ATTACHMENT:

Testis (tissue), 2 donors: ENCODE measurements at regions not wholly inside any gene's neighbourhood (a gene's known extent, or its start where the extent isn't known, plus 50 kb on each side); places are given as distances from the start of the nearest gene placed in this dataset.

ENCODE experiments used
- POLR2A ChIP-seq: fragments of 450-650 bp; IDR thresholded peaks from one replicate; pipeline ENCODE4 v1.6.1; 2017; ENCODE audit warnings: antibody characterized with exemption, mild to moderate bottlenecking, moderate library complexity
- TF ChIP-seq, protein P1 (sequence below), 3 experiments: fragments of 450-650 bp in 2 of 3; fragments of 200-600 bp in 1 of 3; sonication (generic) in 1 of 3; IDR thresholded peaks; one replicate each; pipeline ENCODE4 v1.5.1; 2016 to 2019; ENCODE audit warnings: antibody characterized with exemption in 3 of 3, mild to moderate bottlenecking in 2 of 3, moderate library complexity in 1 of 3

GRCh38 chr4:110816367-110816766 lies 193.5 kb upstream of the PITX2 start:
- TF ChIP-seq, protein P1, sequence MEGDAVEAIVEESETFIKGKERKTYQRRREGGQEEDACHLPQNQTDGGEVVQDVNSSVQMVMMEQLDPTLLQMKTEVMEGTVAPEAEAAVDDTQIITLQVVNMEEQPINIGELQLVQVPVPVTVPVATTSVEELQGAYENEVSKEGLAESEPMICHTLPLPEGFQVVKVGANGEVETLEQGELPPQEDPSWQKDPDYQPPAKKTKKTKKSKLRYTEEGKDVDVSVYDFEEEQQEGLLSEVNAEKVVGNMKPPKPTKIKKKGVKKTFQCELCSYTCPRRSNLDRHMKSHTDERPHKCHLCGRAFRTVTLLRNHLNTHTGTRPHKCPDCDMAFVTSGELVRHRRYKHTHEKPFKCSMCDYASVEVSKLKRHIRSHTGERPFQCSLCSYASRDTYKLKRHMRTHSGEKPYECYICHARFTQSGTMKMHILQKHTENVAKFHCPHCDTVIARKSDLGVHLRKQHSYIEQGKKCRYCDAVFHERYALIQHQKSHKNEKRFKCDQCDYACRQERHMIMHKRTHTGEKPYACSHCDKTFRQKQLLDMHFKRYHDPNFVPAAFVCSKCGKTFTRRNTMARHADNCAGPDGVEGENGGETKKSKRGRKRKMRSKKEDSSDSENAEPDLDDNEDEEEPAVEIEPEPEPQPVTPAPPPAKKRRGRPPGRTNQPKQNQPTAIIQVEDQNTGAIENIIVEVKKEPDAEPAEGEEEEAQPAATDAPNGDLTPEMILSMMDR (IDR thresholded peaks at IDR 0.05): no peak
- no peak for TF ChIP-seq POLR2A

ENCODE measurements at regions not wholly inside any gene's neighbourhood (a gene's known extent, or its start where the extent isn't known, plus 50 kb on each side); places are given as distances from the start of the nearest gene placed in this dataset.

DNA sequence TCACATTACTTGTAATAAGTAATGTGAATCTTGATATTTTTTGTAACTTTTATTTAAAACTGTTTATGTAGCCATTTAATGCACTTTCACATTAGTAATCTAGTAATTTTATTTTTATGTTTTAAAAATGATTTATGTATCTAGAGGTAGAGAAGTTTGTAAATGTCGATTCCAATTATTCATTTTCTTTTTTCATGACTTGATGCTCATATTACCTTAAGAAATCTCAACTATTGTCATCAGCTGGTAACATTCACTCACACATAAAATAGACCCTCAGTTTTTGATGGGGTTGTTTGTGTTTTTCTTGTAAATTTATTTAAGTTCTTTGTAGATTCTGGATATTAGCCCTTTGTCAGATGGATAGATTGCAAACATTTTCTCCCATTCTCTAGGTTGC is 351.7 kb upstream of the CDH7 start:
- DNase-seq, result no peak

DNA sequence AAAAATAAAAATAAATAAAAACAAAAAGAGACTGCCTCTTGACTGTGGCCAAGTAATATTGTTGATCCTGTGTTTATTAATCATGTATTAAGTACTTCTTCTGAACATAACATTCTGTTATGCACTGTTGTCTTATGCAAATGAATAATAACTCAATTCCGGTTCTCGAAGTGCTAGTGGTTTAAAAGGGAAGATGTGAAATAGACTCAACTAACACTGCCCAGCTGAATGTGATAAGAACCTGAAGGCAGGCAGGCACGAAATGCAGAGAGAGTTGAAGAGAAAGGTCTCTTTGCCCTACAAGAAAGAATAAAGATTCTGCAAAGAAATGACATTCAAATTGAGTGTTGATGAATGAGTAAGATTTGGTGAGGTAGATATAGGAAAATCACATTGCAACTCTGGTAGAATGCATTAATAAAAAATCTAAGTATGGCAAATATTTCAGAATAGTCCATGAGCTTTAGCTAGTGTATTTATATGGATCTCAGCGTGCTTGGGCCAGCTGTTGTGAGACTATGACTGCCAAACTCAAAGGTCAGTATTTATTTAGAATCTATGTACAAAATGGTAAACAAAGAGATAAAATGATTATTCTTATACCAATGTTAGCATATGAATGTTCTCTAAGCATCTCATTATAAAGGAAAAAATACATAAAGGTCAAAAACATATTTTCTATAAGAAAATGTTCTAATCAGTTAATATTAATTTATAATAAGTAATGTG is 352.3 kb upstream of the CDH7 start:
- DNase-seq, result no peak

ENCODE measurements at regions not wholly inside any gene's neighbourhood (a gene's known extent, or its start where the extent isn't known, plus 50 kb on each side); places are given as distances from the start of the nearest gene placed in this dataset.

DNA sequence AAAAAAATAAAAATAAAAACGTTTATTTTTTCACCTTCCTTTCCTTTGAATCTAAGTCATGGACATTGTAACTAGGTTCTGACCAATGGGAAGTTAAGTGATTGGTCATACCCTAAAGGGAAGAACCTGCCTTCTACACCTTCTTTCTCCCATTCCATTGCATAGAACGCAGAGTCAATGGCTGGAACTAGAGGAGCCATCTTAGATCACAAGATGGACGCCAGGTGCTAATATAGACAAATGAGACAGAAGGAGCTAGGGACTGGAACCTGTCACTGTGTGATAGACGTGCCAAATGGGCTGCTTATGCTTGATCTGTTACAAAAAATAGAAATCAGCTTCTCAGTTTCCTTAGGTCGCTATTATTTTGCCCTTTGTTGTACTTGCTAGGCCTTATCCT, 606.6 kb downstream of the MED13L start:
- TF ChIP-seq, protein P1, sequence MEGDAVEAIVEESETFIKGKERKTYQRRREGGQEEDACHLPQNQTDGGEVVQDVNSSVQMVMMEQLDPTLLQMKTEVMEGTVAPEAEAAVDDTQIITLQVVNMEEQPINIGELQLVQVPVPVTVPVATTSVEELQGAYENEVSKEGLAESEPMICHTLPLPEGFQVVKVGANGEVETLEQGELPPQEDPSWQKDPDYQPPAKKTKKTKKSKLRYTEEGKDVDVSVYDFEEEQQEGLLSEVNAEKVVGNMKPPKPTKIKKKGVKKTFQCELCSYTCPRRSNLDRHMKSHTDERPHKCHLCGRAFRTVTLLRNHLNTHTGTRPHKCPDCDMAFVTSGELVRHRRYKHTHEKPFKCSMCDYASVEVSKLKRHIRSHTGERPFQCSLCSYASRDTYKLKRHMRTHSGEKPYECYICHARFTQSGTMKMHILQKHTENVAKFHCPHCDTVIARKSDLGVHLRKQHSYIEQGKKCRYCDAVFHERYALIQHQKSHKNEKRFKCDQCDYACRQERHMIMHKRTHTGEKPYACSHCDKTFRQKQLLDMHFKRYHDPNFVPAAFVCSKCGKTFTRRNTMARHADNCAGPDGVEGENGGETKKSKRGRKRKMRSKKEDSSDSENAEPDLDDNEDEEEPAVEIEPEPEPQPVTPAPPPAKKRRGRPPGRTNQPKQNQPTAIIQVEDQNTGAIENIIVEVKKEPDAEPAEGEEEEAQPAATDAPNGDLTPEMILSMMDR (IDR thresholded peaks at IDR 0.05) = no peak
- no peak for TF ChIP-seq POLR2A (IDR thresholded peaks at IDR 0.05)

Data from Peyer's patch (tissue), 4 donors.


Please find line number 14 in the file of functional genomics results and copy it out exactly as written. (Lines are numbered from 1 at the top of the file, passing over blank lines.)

DNA sequence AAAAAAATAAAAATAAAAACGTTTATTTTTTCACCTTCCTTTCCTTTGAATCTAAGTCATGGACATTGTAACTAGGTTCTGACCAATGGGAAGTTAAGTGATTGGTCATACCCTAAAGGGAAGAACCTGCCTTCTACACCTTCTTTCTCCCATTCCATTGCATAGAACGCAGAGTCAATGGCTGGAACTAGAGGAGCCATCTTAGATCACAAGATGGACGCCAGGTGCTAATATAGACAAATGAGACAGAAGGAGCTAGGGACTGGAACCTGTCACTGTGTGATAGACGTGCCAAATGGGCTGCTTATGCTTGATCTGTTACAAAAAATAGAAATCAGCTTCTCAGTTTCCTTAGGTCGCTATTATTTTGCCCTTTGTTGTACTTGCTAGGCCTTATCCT, 606.6 kb downstream of the MED13L start: